James Bishop is a professor of Marine Science in the Department of Earth and Planetary Science. At sea, his research group's focus is to understand and thus gain predictive capability of how biological processes operate to transform and transport carbon in the sea. The carbon flows in the ocean are substantial and there are open questions regarding the stability of these flows due to human induced warming and acidification of the ocean. Is the ocean biological carbon pump strengthening (good) or weakening (bad)? We just don't know. We need to find out. That is what motivates their development of autonomous ocean carbon observing sensors and robots. On land, as part of the NSF funded Eel River Critical Zone Observaory, they have applied ocean robotic methodology to enable high frequency observations of the chemistry of water as it transits the forest canopy and the unsaturated soils and fractured bedrock to form ground water on its way to the ocean.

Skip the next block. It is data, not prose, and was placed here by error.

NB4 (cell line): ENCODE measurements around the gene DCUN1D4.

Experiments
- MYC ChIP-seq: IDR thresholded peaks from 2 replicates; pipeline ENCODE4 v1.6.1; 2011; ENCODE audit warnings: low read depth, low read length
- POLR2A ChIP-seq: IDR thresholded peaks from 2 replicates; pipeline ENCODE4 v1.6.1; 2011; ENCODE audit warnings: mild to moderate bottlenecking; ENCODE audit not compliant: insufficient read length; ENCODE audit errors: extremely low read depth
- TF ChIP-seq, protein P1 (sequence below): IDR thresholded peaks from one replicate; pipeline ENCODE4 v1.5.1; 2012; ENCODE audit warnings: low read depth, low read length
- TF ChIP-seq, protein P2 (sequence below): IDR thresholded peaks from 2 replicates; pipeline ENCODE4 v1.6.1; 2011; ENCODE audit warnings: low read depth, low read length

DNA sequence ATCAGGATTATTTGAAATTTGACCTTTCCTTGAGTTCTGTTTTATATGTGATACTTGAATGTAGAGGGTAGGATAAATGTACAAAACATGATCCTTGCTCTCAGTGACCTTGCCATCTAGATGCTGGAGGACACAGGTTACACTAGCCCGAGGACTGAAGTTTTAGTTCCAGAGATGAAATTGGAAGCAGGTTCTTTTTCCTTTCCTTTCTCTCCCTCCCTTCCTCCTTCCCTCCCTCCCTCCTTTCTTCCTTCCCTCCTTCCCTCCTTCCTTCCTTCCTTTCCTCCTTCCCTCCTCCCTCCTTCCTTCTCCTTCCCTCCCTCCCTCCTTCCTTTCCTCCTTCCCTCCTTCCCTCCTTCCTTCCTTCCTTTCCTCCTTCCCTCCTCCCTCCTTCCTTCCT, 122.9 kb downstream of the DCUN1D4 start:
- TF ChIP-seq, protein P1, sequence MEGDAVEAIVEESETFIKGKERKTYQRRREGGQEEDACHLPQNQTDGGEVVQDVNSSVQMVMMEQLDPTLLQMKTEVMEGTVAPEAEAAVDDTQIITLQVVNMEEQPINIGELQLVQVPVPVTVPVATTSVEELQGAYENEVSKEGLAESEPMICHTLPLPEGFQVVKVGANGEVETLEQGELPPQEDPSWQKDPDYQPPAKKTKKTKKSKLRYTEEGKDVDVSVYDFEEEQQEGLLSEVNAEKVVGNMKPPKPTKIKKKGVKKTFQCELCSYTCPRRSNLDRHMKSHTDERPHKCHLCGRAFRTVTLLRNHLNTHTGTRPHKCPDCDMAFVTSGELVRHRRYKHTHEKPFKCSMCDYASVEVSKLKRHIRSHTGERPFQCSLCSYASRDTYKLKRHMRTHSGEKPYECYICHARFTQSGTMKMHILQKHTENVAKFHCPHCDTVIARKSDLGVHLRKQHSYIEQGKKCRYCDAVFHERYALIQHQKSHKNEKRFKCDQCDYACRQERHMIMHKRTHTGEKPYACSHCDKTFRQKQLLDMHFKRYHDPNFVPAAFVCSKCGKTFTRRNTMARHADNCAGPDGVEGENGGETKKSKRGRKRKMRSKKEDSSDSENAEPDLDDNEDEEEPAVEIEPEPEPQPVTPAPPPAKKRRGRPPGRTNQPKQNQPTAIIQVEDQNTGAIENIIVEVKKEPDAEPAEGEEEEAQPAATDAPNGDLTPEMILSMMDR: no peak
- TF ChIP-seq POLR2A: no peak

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What’s life like aboard a scientific research vessel plying the California coast deploying robots to unlock important data about climate change?
University of California, Berkeley, scientists will receive $4,900,000 over the next five years to study the nearly 10,000 square kilometer Eel River watershed in Northern California and how its vegetation, geology and topography affect water flow all the way to the Pacific Ocean.
Marine plankton convert a huge portion of the carbon in seawater into seafood. Exactly how much of this biological carbon gets stored in the oceans has a tremendous impact on future climate scenarios. Jim Bishop, a Berkeley professor of earth and planetary science, has designed robots that can measure ocean carbon in all seasons and weathers—critical data for a warming world.